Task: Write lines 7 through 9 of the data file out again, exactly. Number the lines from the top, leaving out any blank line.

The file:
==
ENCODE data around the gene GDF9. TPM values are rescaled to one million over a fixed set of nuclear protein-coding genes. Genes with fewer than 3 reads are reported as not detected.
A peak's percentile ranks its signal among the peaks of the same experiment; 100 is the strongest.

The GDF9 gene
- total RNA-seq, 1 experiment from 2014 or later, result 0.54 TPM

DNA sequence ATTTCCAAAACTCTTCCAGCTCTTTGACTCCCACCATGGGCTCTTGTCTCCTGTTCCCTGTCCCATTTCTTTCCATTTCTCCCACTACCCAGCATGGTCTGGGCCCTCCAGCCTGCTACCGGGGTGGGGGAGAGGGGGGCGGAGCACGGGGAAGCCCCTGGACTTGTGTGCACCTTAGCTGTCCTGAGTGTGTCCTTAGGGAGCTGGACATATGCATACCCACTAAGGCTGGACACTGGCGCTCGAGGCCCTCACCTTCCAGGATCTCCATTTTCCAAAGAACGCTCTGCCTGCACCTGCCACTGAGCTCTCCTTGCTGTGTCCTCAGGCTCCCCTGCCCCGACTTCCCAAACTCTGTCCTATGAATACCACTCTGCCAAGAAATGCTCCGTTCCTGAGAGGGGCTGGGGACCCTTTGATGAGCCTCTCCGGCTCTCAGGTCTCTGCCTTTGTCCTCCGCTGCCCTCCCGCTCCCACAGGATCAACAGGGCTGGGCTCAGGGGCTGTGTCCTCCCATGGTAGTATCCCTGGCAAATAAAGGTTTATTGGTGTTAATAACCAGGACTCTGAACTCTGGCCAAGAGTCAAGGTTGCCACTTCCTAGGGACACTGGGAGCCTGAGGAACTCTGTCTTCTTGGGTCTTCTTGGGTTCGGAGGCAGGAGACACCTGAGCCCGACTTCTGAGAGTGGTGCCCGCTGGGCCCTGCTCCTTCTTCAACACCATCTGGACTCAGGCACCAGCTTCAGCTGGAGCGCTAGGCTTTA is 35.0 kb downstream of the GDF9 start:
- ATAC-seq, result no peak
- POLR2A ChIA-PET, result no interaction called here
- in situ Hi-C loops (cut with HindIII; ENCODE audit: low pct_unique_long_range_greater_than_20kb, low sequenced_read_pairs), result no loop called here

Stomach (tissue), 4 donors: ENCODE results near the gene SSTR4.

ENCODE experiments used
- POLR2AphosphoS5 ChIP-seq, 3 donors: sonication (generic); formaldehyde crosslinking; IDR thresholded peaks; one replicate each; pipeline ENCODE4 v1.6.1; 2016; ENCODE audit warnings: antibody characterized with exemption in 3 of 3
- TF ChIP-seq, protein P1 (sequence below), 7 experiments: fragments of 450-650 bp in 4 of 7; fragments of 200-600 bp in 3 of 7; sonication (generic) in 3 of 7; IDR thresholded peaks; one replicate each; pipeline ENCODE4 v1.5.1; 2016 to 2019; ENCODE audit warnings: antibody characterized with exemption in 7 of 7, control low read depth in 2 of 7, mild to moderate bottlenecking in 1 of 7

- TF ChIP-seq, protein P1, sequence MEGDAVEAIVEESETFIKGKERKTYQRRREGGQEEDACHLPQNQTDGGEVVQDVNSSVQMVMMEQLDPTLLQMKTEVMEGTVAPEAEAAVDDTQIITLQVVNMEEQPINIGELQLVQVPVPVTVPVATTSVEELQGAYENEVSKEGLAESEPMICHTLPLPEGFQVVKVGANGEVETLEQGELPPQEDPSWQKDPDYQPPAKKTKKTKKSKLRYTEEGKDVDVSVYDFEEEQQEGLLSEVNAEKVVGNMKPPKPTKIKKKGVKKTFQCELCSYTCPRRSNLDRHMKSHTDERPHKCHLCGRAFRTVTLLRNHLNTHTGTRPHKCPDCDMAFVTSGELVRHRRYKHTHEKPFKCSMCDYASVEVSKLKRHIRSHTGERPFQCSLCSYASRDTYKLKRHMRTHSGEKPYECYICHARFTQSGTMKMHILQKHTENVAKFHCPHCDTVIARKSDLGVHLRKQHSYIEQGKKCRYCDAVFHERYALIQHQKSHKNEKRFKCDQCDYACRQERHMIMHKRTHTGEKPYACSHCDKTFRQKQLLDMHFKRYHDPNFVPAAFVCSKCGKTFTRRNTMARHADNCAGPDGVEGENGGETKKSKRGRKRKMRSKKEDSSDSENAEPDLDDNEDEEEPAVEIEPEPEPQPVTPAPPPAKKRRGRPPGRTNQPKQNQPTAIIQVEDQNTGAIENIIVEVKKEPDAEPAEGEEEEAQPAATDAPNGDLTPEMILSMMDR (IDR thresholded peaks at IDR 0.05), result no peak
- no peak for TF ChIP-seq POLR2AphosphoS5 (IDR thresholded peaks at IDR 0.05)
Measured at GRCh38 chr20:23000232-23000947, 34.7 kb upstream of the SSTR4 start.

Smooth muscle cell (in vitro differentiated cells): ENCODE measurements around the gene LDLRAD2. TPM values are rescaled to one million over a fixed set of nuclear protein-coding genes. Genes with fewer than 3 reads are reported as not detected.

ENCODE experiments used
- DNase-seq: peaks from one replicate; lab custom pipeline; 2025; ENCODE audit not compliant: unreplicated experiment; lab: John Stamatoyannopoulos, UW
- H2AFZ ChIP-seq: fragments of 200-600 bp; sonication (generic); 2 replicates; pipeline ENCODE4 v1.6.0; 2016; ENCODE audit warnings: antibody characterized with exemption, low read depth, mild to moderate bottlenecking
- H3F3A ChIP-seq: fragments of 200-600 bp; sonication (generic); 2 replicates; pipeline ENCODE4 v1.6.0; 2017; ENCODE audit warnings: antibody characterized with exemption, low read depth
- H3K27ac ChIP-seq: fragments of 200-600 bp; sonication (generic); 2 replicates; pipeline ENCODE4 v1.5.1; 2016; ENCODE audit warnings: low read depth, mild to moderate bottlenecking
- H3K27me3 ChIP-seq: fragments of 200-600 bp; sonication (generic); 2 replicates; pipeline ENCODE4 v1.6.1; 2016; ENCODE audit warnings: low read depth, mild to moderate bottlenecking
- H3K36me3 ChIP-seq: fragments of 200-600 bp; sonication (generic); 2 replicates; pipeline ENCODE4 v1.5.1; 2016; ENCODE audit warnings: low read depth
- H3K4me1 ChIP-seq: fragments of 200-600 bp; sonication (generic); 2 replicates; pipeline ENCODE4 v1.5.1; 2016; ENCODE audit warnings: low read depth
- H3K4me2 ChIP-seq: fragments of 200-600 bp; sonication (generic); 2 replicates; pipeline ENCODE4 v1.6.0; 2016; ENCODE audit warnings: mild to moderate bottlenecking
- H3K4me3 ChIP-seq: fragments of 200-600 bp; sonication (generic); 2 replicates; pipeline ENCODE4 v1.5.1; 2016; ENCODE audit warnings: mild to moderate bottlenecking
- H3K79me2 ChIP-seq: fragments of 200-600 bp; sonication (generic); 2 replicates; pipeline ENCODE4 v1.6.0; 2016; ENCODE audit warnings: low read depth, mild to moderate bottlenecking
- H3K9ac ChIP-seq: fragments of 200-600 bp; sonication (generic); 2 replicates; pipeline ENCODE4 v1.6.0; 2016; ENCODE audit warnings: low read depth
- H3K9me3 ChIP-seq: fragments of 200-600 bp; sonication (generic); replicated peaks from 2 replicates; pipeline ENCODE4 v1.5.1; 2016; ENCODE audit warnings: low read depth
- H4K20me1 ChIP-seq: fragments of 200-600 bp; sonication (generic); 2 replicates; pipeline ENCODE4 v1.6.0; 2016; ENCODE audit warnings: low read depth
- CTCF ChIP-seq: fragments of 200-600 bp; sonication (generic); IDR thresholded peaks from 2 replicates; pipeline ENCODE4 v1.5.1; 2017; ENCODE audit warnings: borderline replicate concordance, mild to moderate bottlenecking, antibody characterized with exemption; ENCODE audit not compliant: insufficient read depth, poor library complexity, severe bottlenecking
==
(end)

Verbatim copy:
- POLR2A ChIA-PET, result no interaction called here
- in situ Hi-C loops (cut with HindIII; ENCODE audit: low pct_unique_long_range_greater_than_20kb, low sequenced_read_pairs), result no loop called here

Stomach (tissue), 4 donors: ENCODE results near the gene SSTR4.